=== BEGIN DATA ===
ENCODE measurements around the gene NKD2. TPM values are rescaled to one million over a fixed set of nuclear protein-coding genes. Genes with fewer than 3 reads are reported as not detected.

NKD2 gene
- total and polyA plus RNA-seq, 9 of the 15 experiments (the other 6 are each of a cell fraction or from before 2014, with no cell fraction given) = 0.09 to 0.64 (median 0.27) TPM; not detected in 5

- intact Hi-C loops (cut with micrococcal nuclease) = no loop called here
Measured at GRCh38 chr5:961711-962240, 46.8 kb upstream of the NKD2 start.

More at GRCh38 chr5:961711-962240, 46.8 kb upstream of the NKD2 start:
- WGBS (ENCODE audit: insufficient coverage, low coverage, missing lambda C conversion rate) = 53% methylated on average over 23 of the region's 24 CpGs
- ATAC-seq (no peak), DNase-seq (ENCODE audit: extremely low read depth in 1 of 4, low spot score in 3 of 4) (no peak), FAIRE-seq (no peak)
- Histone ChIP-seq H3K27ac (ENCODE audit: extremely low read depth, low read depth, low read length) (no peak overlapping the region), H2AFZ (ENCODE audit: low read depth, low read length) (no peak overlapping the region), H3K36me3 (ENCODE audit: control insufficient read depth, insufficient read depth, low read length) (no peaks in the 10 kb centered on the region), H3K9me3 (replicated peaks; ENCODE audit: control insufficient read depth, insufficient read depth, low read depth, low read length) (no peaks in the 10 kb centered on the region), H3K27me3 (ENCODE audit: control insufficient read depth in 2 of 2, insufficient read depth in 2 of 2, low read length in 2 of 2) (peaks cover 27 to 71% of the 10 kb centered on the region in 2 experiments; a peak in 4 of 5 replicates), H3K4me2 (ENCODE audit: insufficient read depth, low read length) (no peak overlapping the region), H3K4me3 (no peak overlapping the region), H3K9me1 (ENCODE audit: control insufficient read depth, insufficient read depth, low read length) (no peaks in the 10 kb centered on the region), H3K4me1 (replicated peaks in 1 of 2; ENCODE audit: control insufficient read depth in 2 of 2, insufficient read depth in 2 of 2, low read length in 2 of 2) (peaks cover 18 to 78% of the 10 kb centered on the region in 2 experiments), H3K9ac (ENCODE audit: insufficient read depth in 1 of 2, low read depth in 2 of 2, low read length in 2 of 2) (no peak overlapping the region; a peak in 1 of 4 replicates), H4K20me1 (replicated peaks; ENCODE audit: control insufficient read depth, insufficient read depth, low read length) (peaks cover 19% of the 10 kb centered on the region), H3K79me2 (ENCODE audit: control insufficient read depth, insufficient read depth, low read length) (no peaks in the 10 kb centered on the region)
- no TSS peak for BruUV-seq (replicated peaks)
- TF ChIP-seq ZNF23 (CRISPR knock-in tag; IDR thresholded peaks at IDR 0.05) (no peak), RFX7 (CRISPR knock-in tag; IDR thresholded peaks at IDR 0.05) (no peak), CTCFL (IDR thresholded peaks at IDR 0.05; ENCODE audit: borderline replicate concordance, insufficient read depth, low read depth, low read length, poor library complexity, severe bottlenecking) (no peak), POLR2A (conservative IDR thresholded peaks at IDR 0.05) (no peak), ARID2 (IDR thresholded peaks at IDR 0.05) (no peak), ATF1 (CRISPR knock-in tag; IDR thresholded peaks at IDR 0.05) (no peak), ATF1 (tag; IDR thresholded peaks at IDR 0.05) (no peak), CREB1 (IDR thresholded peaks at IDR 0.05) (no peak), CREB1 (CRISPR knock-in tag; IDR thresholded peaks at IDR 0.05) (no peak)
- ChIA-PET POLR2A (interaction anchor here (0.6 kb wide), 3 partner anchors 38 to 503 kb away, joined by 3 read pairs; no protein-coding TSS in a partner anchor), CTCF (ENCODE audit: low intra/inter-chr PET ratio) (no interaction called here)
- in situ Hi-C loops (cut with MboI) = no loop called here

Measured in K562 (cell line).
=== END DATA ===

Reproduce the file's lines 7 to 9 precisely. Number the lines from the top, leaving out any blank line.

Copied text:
- WGBS (ENCODE audit: insufficient coverage, low coverage, missing lambda C conversion rate) = 53% methylated on average over 23 of the region's 24 CpGs
- ATAC-seq (no peak), DNase-seq (ENCODE audit: extremely low read depth in 1 of 4, low spot score in 3 of 4) (no peak), FAIRE-seq (no peak)
- Histone ChIP-seq H3K27ac (ENCODE audit: extremely low read depth, low read depth, low read length) (no peak overlapping the region), H2AFZ (ENCODE audit: low read depth, low read length) (no peak overlapping the region), H3K36me3 (ENCODE audit: control insufficient read depth, insufficient read depth, low read length) (no peaks in the 10 kb centered on the region), H3K9me3 (replicated peaks; ENCODE audit: control insufficient read depth, insufficient read depth, low read depth, low read length) (no peaks in the 10 kb centered on the region), H3K27me3 (ENCODE audit: control insufficient read depth in 2 of 2, insufficient read depth in 2 of 2, low read length in 2 of 2) (peaks cover 27 to 71% of the 10 kb centered on the region in 2 experiments; a peak in 4 of 5 replicates), H3K4me2 (ENCODE audit: insufficient read depth, low read length) (no peak overlapping the region), H3K4me3 (no peak overlapping the region), H3K9me1 (ENCODE audit: control insufficient read depth, insufficient read depth, low read length) (no peaks in the 10 kb centered on the region), H3K4me1 (replicated peaks in 1 of 2; ENCODE audit: control insufficient read depth in 2 of 2, insufficient read depth in 2 of 2, low read length in 2 of 2) (peaks cover 18 to 78% of the 10 kb centered on the region in 2 experiments), H3K9ac (ENCODE audit: insufficient read depth in 1 of 2, low read depth in 2 of 2, low read length in 2 of 2) (no peak overlapping the region; a peak in 1 of 4 replicates), H4K20me1 (replicated peaks; ENCODE audit: control insufficient read depth, insufficient read depth, low read length) (peaks cover 19% of the 10 kb centered on the region), H3K79me2 (ENCODE audit: control insufficient read depth, insufficient read depth, low read length) (no peaks in the 10 kb centered on the region)